Using pepper

vernplum

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[Mod.edit: this post copied and further few moved to start a new topic (MG)]

It took me until quite recently in my cooking journey (within last 5 years) to really 'get' salt and have that lightbulb moment as to how much and when to use it and what it does, though I am still learning. Incidences of over-salting have come down drastically, though I have to be careful as I think my family find things saltier than I do.

Now pepper... that's still a different story. While salt enhances flavours, to me, pepper adds a pepper taste and its heat. Nothing wrong with that, but I don't see it as so critical as salt. At least not yet - the 'ah-ha' moment of 'soooo - that's what it does...!' hasn't hit me yet. What am I doing wrong here? (aside from going off topic lol).
 
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caseydog

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It took me until quite recently in my cooking journey (within last 5 years) to really 'get' salt and have that lightbulb moment as to how much and when to use it and what it does, though I am still learning. Incidences of over-salting have come down drastically, though I have to be careful as I think my family find things saltier than I do.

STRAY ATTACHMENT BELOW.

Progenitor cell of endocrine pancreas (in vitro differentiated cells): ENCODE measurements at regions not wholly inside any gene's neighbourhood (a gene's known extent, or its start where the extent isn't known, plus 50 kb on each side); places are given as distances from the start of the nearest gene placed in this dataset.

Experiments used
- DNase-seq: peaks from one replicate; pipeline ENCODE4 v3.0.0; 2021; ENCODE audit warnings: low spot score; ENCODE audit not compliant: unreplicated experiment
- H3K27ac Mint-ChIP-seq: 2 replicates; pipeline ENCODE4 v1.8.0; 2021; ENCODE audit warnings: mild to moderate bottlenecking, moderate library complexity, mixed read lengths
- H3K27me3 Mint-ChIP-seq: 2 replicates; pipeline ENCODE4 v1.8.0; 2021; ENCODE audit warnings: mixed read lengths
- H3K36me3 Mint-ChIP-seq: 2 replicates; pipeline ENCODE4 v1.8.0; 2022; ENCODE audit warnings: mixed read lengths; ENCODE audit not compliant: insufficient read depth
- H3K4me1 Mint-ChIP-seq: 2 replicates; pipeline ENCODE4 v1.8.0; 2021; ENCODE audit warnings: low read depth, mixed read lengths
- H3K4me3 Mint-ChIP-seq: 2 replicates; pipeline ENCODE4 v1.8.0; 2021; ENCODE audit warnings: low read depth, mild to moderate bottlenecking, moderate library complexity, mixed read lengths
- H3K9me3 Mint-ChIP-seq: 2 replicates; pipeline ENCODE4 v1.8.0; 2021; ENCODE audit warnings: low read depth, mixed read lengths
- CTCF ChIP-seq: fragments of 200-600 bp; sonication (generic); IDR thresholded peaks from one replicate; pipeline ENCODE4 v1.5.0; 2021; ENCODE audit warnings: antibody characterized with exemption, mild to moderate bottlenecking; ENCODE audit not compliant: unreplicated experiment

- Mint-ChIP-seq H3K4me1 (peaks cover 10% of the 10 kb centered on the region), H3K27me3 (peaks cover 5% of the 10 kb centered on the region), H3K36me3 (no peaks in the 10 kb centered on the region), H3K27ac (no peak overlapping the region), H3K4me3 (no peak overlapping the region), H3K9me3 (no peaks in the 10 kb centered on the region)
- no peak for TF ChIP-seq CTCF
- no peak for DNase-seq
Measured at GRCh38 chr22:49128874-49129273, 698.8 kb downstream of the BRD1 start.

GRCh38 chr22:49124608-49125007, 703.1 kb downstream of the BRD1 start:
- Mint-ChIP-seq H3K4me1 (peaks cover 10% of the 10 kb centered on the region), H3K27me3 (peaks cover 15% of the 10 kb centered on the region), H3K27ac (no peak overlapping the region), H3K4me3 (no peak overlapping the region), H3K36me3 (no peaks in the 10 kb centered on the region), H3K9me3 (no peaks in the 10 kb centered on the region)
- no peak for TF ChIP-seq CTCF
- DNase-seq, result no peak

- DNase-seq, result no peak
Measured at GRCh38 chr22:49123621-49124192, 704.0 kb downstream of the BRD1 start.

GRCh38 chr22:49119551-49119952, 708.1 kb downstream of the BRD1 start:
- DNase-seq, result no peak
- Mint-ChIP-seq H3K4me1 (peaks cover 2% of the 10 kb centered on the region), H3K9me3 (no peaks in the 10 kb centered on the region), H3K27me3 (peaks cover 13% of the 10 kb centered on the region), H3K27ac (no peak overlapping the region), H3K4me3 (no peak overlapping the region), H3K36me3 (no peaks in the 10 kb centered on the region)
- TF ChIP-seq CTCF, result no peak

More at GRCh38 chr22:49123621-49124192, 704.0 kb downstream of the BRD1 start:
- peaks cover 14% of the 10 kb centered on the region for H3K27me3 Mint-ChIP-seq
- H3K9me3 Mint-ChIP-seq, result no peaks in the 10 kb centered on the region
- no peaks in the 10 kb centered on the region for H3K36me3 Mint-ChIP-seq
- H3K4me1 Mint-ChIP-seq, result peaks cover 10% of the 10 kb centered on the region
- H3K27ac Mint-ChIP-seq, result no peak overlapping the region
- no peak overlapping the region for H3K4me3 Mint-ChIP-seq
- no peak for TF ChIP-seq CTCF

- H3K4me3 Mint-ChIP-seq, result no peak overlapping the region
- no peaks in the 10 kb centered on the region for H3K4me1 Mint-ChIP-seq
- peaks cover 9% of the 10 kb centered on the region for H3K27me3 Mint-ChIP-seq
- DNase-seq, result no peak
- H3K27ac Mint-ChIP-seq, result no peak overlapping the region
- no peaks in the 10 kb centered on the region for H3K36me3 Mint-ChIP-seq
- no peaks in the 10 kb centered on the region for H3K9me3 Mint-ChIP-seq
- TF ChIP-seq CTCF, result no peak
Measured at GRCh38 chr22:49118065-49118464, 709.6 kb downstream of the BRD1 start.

Now pepper... that's still a different story. While salt enhances flavours, to me, pepper adds a pepper taste and its heat. Nothing wrong with that, but I don't see it as so critical as salt. At least not yet - the 'ah-ha' moment of 'soooo - that's what it does...!' hasn't hit me yet. What am I doing wrong here? (aside from going off topic lol).

Although I am careful with salt, I can get a bit black pepper-happy. I taste black pepper more on the tip of my tongue than anywhere else in my mouth. I have to have it on a steak, along with kosher salt. Better yet, a peppercorn sauce on my a tenderloin is awesome. It can definitely be overused, but it isn't a health issue as much as it can overpower your food.

Southern gravies, especially white gravy has got to have a generous amount of black pepper, to me.

CD
 

ElizabethB

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Now pepper... that's still a different story. While salt enhances flavours, to me, pepper adds a pepper taste and its heat. Nothing wrong with that, but I don't see it as so critical as salt. At least not yet - the 'ah-ha' moment of 'soooo - that's what it does...!' hasn't hit me yet. What am I doing wrong here? (aside from going off topic lol).